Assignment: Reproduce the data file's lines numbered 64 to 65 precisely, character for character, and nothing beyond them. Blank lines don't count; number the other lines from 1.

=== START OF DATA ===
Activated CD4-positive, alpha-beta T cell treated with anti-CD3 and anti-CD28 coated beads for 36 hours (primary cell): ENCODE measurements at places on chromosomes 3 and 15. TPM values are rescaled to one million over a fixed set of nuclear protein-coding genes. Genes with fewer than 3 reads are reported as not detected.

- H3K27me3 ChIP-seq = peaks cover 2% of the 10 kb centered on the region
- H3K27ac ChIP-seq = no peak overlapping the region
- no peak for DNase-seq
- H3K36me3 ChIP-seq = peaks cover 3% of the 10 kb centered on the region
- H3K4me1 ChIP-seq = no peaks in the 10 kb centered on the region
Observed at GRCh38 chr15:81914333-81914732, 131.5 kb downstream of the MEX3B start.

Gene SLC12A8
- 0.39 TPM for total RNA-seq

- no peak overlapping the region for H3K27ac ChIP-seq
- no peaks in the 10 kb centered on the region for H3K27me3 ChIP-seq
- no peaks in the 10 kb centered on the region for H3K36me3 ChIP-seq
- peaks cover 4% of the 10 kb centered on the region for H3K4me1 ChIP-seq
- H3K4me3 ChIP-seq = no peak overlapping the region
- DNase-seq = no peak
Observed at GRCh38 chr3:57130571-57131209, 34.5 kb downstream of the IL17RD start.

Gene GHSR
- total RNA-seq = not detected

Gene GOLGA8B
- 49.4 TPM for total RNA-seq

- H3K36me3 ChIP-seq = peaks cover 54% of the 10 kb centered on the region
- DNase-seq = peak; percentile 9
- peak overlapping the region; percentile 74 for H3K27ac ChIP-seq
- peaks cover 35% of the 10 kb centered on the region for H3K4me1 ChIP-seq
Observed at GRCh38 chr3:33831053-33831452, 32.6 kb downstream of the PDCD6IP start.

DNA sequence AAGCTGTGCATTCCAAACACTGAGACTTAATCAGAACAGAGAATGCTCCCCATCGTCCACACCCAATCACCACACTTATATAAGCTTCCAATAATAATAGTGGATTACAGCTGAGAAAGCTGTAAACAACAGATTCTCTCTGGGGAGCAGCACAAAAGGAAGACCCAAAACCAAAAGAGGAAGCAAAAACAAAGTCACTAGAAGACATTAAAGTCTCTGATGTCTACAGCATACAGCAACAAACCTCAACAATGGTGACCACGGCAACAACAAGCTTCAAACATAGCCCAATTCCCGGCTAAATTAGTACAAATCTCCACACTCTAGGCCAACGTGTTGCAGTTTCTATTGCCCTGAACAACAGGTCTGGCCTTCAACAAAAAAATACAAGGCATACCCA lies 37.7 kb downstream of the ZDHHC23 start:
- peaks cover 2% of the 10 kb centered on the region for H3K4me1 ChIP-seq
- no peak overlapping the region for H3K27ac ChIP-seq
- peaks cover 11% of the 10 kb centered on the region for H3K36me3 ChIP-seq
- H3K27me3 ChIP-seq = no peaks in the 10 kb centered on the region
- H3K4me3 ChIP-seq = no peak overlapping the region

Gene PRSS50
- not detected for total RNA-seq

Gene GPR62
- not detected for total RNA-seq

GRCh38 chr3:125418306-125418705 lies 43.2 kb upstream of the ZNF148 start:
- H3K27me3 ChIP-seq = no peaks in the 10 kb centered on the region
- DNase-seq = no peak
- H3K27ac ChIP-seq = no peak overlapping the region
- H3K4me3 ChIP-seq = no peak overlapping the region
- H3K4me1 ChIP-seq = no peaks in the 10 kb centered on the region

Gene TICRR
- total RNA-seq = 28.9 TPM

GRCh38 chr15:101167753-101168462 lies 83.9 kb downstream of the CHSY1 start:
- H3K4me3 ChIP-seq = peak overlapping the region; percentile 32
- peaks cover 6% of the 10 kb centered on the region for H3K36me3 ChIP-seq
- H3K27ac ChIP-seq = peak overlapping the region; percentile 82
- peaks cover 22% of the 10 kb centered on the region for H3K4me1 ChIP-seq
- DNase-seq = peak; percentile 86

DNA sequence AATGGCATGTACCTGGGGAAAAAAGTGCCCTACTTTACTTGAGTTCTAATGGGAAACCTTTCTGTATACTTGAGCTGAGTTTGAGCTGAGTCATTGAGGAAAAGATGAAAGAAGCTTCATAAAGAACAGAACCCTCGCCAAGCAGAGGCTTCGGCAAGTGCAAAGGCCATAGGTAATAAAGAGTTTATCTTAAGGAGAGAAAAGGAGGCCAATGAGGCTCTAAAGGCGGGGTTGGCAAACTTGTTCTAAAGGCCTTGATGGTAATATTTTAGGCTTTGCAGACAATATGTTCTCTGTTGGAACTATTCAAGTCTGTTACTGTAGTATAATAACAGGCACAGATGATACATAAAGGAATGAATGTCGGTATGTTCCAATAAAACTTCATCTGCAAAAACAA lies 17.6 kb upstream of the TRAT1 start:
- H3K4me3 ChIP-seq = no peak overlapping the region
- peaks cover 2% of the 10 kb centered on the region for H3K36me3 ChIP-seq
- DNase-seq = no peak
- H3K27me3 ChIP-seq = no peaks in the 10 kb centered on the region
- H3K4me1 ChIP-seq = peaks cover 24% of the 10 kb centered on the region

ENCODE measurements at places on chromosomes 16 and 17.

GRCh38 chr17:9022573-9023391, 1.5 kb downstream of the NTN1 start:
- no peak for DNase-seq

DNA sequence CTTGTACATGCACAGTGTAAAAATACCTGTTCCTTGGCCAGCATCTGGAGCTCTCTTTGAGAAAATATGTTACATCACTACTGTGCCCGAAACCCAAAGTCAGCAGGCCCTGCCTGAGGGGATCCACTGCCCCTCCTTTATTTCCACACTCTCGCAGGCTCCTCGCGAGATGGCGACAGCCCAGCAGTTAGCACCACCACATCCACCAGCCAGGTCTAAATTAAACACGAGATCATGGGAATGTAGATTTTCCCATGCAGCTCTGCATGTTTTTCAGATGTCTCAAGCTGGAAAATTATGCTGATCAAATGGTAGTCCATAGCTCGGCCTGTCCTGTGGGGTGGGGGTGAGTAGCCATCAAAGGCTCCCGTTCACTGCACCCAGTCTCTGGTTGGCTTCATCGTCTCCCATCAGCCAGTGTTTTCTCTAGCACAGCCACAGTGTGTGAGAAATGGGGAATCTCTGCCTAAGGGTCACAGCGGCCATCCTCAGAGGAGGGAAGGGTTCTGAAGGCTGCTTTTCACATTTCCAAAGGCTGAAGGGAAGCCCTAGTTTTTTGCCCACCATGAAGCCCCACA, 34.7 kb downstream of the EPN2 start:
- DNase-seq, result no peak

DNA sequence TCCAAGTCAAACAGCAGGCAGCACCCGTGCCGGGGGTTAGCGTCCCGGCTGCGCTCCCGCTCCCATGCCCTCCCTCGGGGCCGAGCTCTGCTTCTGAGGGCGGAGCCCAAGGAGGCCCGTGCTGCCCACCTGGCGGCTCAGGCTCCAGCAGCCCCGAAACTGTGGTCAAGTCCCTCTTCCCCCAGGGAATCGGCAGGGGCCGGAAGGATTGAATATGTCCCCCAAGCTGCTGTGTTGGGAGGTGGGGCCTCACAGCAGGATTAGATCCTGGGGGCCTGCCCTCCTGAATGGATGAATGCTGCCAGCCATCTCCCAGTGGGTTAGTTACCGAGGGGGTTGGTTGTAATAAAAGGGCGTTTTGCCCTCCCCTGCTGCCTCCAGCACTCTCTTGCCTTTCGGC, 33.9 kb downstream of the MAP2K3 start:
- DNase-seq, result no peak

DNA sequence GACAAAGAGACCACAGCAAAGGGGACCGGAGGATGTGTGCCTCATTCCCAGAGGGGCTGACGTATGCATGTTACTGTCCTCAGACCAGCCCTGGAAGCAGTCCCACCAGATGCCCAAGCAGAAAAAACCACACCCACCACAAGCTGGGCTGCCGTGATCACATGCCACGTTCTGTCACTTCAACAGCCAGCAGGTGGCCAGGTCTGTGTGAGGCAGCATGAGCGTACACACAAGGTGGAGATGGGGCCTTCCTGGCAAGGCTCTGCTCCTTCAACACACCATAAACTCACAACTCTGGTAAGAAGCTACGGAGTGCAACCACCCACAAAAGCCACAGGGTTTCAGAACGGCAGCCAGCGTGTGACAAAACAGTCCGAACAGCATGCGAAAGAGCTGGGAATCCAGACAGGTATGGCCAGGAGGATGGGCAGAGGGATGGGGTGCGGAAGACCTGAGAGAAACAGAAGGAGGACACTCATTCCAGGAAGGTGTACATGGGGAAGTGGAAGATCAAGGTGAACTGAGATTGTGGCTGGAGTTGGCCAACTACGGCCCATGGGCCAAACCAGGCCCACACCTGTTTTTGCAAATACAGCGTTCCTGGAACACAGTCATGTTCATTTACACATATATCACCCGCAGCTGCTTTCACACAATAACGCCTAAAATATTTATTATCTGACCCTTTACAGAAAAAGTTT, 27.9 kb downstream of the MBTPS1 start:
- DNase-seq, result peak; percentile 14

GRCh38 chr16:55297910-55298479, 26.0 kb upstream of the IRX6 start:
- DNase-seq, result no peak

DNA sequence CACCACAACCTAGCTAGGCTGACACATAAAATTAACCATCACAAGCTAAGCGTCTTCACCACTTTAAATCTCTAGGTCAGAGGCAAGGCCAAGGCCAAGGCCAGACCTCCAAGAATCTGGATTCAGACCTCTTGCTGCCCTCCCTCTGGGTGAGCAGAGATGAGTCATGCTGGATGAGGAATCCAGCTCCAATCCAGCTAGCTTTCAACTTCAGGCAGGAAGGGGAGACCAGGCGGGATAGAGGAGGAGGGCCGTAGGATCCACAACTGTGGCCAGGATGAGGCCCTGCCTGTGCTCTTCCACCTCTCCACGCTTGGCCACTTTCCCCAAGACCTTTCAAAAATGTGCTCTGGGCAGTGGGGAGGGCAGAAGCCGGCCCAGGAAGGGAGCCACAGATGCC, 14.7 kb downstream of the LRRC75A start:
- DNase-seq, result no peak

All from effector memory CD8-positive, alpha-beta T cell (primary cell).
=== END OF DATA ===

- DNase-seq, result peak; percentile 14

GRCh38 chr16:55297910-55298479, 26.0 kb upstream of the IRX6 start: